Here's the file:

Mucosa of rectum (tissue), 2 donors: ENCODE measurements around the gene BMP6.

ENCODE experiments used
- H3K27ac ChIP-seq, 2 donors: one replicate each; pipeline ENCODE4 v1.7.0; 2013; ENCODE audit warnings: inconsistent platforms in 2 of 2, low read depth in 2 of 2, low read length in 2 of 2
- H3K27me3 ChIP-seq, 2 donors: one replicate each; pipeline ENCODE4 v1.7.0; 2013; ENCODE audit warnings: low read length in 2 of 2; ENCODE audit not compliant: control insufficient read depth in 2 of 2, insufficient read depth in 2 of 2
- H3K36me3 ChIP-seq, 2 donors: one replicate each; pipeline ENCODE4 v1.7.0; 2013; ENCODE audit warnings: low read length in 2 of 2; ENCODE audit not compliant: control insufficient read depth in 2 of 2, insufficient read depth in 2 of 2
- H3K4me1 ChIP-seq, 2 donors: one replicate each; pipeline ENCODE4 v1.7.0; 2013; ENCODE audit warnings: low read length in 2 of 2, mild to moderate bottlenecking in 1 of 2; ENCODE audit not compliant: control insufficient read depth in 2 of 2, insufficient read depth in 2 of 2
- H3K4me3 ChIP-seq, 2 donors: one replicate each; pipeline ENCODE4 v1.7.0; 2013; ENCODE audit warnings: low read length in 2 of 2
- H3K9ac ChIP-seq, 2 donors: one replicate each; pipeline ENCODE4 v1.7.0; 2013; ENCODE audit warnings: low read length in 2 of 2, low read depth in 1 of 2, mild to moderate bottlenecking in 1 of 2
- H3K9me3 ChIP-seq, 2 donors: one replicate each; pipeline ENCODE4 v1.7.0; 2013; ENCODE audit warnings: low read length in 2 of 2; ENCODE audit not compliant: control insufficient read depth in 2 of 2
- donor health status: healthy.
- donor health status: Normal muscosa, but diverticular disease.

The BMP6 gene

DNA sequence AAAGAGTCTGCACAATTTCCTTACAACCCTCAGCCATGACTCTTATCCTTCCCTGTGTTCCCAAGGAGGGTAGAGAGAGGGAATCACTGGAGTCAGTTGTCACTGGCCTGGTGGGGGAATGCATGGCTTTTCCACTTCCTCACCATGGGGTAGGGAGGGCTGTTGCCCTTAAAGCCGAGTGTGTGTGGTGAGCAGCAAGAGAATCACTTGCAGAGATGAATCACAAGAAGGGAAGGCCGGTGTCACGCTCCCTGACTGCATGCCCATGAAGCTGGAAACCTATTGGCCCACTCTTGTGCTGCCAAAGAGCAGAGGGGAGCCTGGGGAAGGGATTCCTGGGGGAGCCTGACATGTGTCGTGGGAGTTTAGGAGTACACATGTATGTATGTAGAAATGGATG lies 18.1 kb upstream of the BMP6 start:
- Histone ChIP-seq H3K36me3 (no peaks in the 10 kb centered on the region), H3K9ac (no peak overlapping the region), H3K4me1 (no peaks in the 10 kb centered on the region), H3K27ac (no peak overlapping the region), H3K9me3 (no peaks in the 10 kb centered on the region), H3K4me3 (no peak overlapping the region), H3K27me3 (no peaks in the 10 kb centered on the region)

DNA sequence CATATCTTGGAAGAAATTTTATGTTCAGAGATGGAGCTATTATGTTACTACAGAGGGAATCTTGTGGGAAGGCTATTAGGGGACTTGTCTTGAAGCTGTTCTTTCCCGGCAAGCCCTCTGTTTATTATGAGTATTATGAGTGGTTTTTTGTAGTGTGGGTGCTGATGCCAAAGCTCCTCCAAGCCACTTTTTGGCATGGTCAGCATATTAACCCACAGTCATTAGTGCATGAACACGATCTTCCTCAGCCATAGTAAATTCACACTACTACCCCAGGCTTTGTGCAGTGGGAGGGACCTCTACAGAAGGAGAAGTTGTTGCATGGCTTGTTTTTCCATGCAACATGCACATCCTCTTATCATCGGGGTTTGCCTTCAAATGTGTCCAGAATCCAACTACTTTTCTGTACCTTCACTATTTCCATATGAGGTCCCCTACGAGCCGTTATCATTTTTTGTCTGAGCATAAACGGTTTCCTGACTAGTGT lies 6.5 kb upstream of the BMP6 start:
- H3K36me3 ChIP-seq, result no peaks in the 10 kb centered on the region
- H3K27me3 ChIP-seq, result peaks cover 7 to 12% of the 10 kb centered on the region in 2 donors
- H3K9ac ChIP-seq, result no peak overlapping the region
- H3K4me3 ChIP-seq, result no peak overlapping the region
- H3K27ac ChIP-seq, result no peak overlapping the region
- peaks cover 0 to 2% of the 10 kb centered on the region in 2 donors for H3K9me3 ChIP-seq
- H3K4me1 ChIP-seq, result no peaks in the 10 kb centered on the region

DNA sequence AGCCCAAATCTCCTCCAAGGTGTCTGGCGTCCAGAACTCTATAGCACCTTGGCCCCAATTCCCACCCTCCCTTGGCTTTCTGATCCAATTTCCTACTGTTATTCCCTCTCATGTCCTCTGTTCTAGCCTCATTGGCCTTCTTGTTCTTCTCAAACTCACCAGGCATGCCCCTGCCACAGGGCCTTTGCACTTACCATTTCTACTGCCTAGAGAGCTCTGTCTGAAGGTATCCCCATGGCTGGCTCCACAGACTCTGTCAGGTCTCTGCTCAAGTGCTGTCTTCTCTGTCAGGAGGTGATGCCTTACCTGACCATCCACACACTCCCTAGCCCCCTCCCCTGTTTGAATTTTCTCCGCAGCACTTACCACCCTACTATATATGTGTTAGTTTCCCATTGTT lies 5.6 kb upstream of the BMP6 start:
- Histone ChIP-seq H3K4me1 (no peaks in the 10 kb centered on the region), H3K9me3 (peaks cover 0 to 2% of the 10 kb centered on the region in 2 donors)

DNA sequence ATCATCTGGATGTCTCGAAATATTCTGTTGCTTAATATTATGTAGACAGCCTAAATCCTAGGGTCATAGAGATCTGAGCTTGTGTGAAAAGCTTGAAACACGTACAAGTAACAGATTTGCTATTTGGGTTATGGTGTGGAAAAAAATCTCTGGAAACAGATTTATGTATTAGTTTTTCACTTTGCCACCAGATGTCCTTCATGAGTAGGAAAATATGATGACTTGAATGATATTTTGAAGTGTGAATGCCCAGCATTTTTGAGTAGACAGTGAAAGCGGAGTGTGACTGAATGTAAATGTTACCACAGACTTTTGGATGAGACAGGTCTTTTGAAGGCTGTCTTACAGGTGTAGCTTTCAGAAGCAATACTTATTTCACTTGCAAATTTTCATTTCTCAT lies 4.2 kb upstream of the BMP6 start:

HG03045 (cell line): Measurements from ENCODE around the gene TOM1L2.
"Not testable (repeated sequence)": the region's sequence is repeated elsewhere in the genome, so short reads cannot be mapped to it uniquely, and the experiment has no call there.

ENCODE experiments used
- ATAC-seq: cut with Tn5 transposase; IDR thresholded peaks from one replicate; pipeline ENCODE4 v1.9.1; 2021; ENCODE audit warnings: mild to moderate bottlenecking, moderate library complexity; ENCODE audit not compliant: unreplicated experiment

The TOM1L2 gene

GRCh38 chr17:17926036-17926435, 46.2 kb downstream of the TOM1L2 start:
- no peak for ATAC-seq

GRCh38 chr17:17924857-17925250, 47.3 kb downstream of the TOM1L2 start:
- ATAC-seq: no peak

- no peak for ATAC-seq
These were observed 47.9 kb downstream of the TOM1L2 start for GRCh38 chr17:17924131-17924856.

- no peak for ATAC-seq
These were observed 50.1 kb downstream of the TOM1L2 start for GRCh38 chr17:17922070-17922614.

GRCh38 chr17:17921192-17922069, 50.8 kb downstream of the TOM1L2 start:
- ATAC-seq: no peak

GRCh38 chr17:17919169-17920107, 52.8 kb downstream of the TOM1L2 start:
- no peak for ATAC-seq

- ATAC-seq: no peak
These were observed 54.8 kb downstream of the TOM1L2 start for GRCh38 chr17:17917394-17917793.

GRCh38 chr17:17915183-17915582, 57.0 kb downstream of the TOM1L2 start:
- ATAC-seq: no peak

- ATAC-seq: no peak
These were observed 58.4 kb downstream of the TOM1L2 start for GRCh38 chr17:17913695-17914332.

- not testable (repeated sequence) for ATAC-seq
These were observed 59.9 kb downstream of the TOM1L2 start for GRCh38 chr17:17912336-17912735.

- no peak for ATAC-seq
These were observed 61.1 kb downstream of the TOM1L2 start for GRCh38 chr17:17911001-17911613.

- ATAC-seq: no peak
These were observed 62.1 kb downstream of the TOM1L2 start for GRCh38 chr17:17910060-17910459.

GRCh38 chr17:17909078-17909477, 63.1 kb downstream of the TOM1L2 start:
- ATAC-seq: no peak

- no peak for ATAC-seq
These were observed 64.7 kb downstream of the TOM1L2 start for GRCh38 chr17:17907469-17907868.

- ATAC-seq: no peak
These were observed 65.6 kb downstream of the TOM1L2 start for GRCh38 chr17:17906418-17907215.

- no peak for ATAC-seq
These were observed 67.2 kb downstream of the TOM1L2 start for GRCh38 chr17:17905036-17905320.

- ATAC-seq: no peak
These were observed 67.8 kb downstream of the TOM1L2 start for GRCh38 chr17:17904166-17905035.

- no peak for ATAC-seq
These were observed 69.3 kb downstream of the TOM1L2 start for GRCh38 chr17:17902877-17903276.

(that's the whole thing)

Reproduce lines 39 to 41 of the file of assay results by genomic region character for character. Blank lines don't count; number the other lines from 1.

GRCh38 chr17:17921192-17922069, 50.8 kb downstream of the TOM1L2 start:
- ATAC-seq: no peak

GRCh38 chr17:17919169-17920107, 52.8 kb downstream of the TOM1L2 start: